The fine follows an incident on 9 November 2012, when a customer was run over by a Travis Perkins Trading Company (TP) vehicle in the loading area of the Wolverhampton branch. Mark Pointer had parked his Landrover in one of four parking bays and was loading planks onto the roof rack when a cargo strap snapped, causing him to fall to the floor. At that precise moment, a TP flatbed lorry was attempting to manoeuvre between Mr Pointer’s vehicle and a company lorry which had been incorrectly parked in the loading bay area. The driver of the TP vehicle continued the manoeuvre without realising Mr Pointer had fallen and ran over him causing fatal crush injuries.
The prosecution was brought by Milton Keynes Council, who alleged that the loading and unloading activities were undertaken in an unsafe manner and that the risk of individuals falling in such an area was common. As such, loading and unloading should have been carried out in an area away from pedestrians and others not involved in the operation.
TP pleaded guilty to breaches of sections 2(1) and 3(1) HSWA 1974, but the Council did not accept the basis of those pleas, namely that the failures were not a significant cause of harm. A Newton hearing followed, that is a hearing to determine whether the failures were causative of the risk. Whilst TP ultimately accepted there was a causal link, they disputed the proposed category of harm of “high” under the sentencing guidelines.
At the hearing, the culpability of TP was categorised as “medium”, reflecting that systems were in place but were not sufficiently implemented or adhered to. The prosecution argued that risk of harm was high, which gave an overall harm category of 1 in the guidelines, the most serious of the three categories available. TP argued that the overall harm category should be 3, or 2, suggesting that the incident was highly unusual.
Judge Justin Cole accepted the prosecution case that the risk of harm was high, noting a well-documented risk of falling, and that collision with an HGV was likely to result in serious injury or death.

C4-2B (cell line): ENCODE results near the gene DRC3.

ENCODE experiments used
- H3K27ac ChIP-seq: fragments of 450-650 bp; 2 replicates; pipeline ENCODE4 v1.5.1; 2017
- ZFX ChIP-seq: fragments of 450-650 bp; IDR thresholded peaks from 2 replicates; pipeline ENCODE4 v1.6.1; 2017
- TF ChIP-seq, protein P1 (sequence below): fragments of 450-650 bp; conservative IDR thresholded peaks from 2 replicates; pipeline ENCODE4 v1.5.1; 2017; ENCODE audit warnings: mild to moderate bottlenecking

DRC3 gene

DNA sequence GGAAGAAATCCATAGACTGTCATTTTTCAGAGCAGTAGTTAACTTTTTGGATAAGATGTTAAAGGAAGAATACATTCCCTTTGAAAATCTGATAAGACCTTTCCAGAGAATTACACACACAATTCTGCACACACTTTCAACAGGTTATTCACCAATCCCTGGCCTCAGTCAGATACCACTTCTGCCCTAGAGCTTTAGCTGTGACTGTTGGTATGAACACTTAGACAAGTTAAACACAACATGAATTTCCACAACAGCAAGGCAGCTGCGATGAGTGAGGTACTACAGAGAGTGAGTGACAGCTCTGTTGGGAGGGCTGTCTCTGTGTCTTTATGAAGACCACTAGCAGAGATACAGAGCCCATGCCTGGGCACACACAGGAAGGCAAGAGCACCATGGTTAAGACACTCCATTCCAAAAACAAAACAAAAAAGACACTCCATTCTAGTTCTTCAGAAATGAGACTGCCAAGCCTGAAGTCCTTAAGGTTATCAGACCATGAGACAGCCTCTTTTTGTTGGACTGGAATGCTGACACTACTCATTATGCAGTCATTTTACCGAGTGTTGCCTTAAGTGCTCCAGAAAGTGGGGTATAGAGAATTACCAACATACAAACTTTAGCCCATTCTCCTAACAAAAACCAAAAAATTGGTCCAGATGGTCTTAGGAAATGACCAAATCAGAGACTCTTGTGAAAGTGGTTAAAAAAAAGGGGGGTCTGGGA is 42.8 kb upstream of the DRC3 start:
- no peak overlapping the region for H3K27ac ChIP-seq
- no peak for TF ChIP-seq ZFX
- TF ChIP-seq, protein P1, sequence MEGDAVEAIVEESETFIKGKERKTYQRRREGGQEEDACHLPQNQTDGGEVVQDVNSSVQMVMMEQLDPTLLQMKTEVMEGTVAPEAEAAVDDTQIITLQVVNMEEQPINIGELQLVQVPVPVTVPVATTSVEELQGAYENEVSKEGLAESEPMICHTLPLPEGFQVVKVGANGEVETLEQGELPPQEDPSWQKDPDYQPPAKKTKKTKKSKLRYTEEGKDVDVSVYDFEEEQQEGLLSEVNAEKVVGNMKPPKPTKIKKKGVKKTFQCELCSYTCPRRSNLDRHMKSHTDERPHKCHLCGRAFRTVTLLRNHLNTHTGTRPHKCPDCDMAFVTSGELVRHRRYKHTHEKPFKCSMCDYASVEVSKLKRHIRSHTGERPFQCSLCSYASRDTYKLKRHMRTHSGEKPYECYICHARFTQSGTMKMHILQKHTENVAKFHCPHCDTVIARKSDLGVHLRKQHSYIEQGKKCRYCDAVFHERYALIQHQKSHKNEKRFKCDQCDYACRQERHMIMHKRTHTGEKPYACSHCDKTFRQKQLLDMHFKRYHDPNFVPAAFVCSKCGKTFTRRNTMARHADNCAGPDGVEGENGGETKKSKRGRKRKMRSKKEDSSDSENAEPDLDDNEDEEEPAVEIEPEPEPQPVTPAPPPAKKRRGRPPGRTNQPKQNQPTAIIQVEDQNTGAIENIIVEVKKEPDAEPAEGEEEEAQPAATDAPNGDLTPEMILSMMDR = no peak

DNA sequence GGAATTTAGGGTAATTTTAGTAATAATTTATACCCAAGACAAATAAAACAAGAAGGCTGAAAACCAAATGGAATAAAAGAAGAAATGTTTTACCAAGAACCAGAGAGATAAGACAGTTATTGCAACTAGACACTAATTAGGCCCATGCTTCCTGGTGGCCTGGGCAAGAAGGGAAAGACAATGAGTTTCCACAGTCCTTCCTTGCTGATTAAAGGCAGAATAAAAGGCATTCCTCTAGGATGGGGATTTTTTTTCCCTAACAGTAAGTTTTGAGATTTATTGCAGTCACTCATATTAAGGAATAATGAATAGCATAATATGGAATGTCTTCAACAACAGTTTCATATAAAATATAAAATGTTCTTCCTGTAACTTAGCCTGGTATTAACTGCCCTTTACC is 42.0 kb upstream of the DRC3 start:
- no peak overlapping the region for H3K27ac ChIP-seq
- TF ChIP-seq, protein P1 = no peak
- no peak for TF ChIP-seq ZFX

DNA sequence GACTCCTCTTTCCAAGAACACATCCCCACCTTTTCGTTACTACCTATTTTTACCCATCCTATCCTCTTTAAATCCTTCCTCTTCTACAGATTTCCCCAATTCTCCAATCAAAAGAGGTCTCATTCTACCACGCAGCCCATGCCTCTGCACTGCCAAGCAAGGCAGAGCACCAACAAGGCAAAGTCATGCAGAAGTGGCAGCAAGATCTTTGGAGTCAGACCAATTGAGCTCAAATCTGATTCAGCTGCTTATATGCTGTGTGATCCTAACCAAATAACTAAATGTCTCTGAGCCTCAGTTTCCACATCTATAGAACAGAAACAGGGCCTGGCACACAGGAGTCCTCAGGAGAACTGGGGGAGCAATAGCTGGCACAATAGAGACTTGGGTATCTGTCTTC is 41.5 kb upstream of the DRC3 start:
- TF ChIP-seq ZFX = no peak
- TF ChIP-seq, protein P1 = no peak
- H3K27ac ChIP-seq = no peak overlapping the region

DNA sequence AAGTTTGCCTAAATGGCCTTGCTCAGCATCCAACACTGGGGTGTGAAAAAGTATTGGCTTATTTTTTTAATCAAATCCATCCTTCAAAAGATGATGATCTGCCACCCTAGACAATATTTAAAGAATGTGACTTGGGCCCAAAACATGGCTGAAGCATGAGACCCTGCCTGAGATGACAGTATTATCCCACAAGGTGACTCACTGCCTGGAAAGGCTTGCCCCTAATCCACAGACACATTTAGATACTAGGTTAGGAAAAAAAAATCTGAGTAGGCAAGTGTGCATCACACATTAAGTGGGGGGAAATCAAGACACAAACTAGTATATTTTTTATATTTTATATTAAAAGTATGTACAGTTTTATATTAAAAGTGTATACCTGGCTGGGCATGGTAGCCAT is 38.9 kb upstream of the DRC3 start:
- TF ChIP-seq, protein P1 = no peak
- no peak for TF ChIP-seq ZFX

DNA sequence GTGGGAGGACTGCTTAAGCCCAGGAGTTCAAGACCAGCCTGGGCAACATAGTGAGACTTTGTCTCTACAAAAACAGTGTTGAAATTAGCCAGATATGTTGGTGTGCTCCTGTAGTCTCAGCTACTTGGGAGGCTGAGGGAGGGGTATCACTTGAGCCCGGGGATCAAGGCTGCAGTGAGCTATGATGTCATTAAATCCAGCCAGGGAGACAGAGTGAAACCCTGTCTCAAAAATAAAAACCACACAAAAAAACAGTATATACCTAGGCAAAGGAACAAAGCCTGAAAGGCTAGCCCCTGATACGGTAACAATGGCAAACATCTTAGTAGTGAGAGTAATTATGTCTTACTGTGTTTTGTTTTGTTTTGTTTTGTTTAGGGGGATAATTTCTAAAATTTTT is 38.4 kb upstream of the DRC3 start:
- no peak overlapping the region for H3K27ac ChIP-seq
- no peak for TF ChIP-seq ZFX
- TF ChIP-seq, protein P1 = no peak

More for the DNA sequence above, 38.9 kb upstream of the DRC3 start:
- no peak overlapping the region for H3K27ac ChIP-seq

With a turnover of £2bn, TP fell into the category of a “very large” organisation under the sentencing guidelines, namely a business with turnover very greatly in excess of £50m. For organisations of that size, the guidelines make clear that it may be necessary to move outside the range of sentence suggested for large organisations.
Judge Cole made clear that had TP not taken steps to mitigate the risk of a further incident, which included implementing new systems for deliveries on site, improving signage, introducing moveable barriers to cordon off areas and improved assessment of the risk and training for those on site to act as banksmen, it was likely the fine would have been set beyond the applicable range for large companies. In view of the aggravating features, however, the judge concluded that the fine should be set at the upper end of the range.
For a large organisation convicted of an offence of medium culpability and a harm category of 1, the starting point is £1.3m with a range of £800,000 – £3.25m. Using a starting point of £3m, Judge Cole applied a discount to reflect that TP had pleaded guilty at the first opportunity. He imposed a fine of £2m which was broken down as £1m for each offence. In addition, TP was ordered to pay £114,813 for the prosecution’s costs.
As well as being the second highest fine to be imposed under the new sentencing guidelines, this is the largest health and safety fine to date imposed in a prosecution by a local authority.